The Mariners have agreed to a deal with free-agent righty Sergio Romo, tweets Jesse Sanchez of MLB.com. It’s a big league deal that comes with a $2MM base salary, tweets Joel Sherman of the New York Post. The deal is pending a physical. Romo is represented by Meister Sports Management.
The 39-year-old Romo spent the 2021 campaign with the division-rival A’s, where he posted a 4.67 ERA with a 23.2% strikeout rate against an 8.1% walk rate. It marked a downturn both in terms of ERA and strikeout rate for the 14-year big league veteran, but Romo continued to be among the game’s best in terms of limiting hard contact. His 84.9 mph average exit velocity ranked in the 98th percentile of big league pitchers, and Romo’s 23.3% opponents’ hard-hit rate was the best in the Majors.
A soft-tossing, sidearming slider specialist, Romo has long flummoxed right-handed opponents and kept lefties in check more effectively than most sidearm righties. He wasn’t quite as dominant against either in ’21 as he has been in prior seasons, but neither managed much to do much damage against him overall. Right-handed opponents posted a .240/.290/.420 batting line, while lefties hit .235/.330/.376 — both good for a .305 wOBA.
Romo’s spike in ERA this past season was due, at least in part, to an uncharacteristic dip in strand rate; after leaving 77% of runners on base throughout his career (and 78% in 2020 with Minnesota), Romo saw that rate drop to 69.3%. He also put himself at a disadvantage by throwing a first-pitch strike at just a 59.8% clip — the third-lowest mark of his career. If Romo can get ahead more frequently and maintain his outstanding levels of weak contact, that problematic strand rate will quite likely regress toward his career levels.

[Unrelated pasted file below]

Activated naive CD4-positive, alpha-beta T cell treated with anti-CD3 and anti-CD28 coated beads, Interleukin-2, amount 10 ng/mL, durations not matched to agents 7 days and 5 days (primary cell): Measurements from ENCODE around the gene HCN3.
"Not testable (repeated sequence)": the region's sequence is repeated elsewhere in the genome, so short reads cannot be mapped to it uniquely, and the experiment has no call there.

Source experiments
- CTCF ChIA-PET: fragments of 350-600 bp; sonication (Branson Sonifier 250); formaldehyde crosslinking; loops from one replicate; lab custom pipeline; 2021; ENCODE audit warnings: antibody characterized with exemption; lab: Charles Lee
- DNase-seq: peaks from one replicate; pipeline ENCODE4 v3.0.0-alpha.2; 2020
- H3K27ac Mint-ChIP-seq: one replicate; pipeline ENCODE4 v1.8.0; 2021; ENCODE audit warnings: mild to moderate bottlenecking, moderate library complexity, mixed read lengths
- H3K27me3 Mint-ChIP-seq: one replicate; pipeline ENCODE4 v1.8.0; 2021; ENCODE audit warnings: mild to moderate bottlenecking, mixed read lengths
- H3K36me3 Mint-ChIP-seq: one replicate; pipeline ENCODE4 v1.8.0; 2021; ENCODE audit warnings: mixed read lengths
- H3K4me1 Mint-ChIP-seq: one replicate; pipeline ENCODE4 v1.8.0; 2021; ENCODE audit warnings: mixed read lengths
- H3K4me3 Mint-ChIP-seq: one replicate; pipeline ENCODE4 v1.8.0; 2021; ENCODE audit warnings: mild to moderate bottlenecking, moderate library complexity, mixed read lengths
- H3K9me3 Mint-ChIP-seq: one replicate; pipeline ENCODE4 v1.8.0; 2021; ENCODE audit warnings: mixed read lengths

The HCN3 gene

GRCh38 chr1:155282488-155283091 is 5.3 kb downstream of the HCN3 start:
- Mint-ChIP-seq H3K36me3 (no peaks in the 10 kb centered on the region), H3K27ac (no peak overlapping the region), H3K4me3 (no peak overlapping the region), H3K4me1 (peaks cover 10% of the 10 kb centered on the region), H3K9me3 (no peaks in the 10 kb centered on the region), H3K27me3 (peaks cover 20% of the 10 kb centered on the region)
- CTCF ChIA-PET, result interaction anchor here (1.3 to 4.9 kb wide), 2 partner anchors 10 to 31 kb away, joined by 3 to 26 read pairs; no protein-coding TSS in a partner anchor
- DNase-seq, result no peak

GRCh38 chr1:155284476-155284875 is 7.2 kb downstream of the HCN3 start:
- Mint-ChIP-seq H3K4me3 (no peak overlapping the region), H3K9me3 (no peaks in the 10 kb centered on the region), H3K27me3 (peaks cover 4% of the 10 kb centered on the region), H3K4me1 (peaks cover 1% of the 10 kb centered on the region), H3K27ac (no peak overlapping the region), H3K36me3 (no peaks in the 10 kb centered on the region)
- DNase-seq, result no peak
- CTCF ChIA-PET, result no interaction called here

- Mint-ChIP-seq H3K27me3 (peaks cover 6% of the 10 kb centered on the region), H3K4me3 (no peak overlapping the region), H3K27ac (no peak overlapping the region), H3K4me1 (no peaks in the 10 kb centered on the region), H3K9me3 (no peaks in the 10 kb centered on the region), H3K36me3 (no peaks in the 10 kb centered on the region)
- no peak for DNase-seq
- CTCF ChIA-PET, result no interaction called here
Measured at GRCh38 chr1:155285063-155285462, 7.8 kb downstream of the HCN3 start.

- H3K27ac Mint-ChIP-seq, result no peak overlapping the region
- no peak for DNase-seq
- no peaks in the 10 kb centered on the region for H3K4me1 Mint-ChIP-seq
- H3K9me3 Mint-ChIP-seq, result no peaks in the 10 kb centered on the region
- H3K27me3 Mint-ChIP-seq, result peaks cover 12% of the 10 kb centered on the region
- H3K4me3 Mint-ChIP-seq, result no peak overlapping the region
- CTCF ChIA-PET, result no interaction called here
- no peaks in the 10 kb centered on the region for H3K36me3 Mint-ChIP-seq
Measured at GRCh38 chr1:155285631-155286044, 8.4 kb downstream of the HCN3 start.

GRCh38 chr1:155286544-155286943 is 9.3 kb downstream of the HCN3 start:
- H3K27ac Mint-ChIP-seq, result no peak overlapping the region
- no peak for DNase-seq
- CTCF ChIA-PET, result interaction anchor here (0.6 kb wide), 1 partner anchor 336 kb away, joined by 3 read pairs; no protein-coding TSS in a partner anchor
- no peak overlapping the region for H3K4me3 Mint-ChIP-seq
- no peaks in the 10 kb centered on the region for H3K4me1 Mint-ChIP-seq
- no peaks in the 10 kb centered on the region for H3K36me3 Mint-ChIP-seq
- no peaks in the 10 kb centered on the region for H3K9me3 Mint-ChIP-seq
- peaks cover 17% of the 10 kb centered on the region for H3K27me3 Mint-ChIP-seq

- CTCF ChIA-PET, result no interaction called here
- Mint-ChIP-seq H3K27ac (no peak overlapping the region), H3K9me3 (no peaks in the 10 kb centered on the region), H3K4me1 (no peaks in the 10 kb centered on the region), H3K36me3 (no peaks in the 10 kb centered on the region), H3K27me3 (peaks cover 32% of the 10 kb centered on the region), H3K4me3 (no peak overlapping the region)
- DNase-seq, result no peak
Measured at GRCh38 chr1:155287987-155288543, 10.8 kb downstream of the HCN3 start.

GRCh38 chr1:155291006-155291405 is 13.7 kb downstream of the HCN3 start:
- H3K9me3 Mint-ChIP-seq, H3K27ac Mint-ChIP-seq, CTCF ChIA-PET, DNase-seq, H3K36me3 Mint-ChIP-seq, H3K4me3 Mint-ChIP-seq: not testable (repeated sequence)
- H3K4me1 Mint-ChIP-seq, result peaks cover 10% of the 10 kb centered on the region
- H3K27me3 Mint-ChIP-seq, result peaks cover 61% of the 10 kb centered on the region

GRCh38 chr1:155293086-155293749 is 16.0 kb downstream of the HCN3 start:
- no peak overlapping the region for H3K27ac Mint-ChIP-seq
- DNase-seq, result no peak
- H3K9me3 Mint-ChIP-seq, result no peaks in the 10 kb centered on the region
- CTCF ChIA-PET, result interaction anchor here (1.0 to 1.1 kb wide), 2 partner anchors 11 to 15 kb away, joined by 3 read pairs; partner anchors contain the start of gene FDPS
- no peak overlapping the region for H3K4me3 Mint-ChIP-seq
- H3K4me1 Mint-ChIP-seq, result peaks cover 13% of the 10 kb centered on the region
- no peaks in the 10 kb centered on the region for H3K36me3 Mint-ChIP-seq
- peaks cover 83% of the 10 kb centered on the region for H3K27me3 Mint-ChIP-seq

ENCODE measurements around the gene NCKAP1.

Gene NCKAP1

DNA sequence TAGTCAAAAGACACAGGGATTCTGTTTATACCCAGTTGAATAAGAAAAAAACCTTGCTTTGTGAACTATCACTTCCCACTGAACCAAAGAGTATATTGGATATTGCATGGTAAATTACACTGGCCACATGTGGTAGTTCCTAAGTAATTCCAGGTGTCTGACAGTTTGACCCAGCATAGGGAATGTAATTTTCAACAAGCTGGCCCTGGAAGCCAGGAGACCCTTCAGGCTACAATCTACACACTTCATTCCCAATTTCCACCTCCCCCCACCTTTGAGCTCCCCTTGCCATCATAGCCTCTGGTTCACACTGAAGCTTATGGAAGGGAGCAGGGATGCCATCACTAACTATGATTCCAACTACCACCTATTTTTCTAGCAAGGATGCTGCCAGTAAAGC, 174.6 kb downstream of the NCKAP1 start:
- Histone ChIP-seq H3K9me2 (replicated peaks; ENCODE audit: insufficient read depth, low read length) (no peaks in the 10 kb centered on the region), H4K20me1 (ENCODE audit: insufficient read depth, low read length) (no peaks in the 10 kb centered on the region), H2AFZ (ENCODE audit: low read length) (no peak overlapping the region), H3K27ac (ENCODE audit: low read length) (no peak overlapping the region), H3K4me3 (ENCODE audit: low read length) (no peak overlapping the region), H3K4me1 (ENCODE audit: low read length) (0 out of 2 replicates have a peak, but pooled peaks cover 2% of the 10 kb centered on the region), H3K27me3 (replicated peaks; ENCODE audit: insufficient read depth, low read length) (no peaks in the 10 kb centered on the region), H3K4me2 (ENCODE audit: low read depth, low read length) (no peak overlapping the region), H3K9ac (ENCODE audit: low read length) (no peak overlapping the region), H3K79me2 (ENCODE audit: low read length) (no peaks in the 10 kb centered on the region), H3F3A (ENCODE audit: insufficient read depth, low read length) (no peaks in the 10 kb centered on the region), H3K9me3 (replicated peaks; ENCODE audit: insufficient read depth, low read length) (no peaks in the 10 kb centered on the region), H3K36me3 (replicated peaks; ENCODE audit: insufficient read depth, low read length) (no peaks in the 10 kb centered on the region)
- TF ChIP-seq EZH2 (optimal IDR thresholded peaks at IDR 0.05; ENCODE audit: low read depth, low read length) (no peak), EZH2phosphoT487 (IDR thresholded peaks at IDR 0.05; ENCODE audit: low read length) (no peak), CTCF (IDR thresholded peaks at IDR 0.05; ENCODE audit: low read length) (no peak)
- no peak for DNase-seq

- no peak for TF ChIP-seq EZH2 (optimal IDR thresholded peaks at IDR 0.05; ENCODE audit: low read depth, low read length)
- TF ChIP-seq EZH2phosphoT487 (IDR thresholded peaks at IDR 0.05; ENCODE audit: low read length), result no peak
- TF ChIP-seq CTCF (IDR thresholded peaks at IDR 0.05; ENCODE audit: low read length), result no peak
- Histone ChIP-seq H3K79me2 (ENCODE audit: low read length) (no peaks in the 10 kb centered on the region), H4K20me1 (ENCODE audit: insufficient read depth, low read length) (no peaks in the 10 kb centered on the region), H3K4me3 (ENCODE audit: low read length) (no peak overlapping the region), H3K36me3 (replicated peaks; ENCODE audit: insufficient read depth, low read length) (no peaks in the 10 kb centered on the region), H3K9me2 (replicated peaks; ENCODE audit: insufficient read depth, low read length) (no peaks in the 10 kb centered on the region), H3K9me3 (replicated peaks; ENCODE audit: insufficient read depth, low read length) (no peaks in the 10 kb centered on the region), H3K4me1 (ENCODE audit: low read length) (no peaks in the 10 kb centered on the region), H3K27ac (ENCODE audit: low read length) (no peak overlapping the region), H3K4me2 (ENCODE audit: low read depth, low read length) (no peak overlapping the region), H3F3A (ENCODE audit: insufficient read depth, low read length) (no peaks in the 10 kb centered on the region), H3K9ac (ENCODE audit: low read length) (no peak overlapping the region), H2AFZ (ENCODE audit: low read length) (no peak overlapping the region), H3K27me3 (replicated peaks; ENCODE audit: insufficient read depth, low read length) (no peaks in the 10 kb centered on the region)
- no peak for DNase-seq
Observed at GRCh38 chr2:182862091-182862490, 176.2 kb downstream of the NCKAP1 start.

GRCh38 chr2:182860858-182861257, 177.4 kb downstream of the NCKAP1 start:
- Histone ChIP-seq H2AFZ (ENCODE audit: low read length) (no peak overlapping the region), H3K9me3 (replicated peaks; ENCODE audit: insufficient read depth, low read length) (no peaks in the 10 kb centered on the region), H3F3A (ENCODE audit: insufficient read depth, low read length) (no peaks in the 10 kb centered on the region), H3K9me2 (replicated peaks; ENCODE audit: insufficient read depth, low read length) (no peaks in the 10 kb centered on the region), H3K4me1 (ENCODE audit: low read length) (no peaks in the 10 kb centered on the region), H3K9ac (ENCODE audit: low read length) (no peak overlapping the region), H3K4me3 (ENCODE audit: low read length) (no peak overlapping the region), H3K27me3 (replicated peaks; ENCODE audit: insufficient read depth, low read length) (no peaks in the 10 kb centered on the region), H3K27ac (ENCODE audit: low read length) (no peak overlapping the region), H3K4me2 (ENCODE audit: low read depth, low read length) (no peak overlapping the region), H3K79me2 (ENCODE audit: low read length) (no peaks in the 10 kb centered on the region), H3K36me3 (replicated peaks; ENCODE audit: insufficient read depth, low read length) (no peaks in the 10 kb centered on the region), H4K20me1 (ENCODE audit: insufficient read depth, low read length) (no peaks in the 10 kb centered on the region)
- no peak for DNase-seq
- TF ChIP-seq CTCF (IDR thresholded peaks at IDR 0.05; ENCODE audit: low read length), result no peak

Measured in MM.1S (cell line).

The Seattle bullpen was already strong, following a breakout from Paul Sewald and a resurgence from fellow righty Drew Steckenrider. The Mariners will also get both Ken Giles and Andres Munoz back from Tommy John surgery, giving them a pair of power arms capable of reaching triple-digit readings on the radar gun. Righty Diego Castillo was closing games in Tampa Bay before being acquired at last year’s trade deadline, and the club was surely encouraged by the progress made from starter-turned-reliever Erik Swanson.
That said, the Mariners also lost a key arm in recent days when right-hander Casey Sadler underwent a shoulder procedure that will cost him the entire 2022 season. Sadler, 31, posted a comical 0.67 ERA in 40 1/3 innings last year, and while he would never have been expected to replicate that level of dominance, he was surely viewed as a vital member of manager Scott Servais’ bullpen. Romo gives the M’s a veteran replacement for Sadler — one who’ll provide quite a different look than some of his new power-armed teammates. Going from Romo’s 85-86 mph “fastball” to triple-digit heaters from Giles or Munoz in the late stages of a game won’t be an easy transition for opponents.
With Romo on board, the Mariners’ projected payroll ticks up to about $106MM — its highest point since 2019 but still miles shy of the franchise-record $158MM. It’s still possible they’ll boost that total a bit further with another free-agent pickup — though the market has been largely picked over by now — or via a trade acquisition, though much of the team’s heavy lifting appears complete this winter. The M’s were known to be eyeing an experienced option to round out the rotation and have yet to make such an addition, however, and there’s always some room for even further bullpen depth to be added — particularly with expanded 28-man rosters to begin the season.